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Towards a culturally-appropriate locally-managed protected area for the James Bay Cree community of Wemindji, Northern Québec

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Towards a culturally-appropriate locally-managed protected area for the James Bay Cree community of Wemindji, Northern Québec

Bussières, Véronique (2005) Towards a culturally-appropriate locally-managed protected area for the James Bay Cree community of Wemindji, Northern Québec. Masters thesis, Concordia University.

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Abstract

The role of local communities in protected area (PA) management has generated heated theoretical and praxis debates in recent years. The research conducted for this thesis contributes to these debates through the examination of early stages in the establishment of a culturally-appropriate locally-managed PA in the traditional territory of the James Bay Cree community of Wemindji, Northern Quebec. The motivation for this initiative is based on the aspirations of Wemindji Crees for an enhanced and officially recognised role in the management and protection of the watershed of Paakumshumwaau , an area of particular significance to the local subsistence economy as well as of historical and cultural importance. Concerns about the longer-teen protection of this area, related to potential impacts of hydro-development and an increase in outsider intrusion, have increased local will to strengthen the customary management regime. While there is opposition to conventional top-down management approaches that would conflict with local practices and customs, the Wemindji Crees have expressed interest in more culturally appropriate bottom-up initiatives that have been emerging in some parts of the Canadian Arctic and other parts of the world. Through ethnographic research, supplemented by mapping and field survey, this research documents the significance of the targeted area to the Wemindji Crees, and explores local aspirations and concerns with respect to the establishment of the PA as well as concepts, methodologies and precedents from PA experience elsewhere that could inform this project. It concludes by looking at some of the challenges and opportunities to the establishment of this PA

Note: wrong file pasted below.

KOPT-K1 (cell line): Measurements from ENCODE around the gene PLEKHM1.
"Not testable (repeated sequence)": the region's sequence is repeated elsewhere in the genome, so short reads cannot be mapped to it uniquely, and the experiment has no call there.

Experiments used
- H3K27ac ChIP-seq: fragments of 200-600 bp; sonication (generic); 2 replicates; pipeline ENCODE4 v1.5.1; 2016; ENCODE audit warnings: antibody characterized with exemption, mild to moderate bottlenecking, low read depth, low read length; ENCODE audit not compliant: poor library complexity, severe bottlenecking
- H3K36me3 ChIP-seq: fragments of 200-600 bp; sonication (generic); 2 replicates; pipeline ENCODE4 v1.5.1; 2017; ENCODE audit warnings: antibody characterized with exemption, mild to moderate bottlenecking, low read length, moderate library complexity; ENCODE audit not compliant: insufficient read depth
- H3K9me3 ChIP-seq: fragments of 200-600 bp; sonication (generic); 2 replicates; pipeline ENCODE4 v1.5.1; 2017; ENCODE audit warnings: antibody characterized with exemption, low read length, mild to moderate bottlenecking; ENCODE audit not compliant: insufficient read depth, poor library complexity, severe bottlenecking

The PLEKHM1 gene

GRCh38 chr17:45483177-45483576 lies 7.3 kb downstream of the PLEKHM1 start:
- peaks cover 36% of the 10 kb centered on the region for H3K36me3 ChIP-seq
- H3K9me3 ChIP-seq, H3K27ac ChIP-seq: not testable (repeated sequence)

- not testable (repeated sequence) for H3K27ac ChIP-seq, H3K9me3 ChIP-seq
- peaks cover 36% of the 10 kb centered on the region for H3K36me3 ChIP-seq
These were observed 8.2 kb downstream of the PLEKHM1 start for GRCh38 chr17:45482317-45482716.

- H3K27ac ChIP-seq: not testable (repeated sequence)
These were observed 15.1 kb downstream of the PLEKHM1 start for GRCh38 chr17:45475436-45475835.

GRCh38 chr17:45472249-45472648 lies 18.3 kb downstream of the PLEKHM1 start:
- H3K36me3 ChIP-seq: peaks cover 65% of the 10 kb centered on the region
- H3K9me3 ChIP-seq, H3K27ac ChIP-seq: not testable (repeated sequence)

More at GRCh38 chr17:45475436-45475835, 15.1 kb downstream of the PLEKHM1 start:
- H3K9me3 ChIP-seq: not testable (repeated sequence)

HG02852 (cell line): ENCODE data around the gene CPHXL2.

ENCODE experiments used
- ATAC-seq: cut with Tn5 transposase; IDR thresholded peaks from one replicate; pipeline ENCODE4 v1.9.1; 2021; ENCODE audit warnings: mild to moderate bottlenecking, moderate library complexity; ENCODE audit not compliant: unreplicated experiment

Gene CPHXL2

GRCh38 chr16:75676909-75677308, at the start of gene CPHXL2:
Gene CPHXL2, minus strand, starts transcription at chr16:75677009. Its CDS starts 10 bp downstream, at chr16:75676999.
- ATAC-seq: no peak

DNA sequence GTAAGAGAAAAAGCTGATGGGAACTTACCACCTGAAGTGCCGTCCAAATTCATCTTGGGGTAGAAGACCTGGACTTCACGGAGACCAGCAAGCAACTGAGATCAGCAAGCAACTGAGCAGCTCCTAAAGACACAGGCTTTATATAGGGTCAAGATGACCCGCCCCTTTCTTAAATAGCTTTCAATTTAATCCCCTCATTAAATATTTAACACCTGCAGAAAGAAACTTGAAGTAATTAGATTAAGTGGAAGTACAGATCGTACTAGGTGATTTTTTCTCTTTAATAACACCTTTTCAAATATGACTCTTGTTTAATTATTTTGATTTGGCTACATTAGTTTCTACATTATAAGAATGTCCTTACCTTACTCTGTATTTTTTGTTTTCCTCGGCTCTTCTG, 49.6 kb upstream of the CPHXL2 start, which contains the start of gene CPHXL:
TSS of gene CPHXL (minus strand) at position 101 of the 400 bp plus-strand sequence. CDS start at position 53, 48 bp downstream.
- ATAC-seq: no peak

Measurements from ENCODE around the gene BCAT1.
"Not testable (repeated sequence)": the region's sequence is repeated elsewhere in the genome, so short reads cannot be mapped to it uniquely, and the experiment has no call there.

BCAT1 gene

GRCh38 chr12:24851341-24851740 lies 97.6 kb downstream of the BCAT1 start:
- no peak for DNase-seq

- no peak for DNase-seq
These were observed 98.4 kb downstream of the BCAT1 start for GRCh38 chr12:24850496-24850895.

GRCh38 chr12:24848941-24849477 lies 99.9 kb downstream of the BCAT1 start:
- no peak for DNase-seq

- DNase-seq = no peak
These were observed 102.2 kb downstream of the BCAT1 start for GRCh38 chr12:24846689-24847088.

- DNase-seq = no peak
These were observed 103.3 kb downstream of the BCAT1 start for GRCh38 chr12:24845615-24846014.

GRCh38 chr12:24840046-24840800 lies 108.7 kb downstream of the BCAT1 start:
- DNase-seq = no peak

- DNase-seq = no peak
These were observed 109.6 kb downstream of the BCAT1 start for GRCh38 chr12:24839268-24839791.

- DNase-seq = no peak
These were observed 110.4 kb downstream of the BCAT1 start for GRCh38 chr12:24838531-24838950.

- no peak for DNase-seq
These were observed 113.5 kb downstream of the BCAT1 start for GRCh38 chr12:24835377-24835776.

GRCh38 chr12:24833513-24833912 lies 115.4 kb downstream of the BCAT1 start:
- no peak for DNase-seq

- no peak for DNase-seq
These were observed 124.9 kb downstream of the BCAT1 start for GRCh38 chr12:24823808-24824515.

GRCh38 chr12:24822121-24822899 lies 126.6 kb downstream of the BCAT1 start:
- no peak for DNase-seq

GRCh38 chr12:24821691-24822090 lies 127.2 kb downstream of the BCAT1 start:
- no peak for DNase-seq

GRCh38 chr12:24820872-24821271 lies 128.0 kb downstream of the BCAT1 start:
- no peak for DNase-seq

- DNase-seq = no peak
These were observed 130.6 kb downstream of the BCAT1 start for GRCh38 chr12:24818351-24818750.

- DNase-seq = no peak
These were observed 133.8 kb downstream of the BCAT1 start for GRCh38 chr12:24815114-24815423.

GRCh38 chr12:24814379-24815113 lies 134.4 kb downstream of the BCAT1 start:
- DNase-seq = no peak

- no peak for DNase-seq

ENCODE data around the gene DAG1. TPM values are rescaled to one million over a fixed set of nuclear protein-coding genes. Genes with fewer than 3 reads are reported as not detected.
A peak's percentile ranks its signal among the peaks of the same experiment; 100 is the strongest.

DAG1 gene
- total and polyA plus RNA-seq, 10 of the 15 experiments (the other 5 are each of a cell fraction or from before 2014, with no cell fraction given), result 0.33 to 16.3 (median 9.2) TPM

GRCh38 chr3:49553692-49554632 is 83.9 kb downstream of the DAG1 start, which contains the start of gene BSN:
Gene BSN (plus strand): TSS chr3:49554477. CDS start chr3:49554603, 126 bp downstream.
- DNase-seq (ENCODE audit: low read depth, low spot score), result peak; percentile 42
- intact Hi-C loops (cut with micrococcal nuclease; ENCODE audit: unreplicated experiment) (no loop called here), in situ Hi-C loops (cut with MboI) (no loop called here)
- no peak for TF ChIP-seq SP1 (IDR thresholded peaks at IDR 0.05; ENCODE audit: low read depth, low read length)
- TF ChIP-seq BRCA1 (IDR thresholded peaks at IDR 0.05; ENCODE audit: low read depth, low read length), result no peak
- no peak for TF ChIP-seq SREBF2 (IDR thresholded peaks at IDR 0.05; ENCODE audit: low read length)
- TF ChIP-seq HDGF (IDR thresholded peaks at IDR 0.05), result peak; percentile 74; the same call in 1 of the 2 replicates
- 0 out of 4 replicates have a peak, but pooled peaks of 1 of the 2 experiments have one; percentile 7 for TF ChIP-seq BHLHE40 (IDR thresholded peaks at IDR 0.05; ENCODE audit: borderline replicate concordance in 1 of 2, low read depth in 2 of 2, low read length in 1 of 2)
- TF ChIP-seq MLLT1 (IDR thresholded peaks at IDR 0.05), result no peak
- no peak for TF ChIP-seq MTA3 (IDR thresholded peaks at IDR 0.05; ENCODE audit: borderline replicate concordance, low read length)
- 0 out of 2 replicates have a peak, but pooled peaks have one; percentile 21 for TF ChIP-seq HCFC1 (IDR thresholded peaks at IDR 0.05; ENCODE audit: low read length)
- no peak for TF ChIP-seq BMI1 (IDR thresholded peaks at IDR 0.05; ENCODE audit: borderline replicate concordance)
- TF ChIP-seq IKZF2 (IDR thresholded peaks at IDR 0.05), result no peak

Divisions:Concordia University > Faculty of Arts and Science > Geography, Planning and Environment
Item Type:Thesis (Masters)
Authors:Bussières, Véronique
Pagination:viii, 125 leaves : ill. (some col.), maps ; 29 cm.
Institution:Concordia University
Degree Name:M.A.
Program:Geography, Planning, and Environment
Date:2005
Thesis Supervisor(s):Mulrennan, Monica
ID Code:8659
Deposited By:Concordia University Libraries
Deposited On:18 Aug 2011 14:31
Last Modified:18 Aug 2011 15:18
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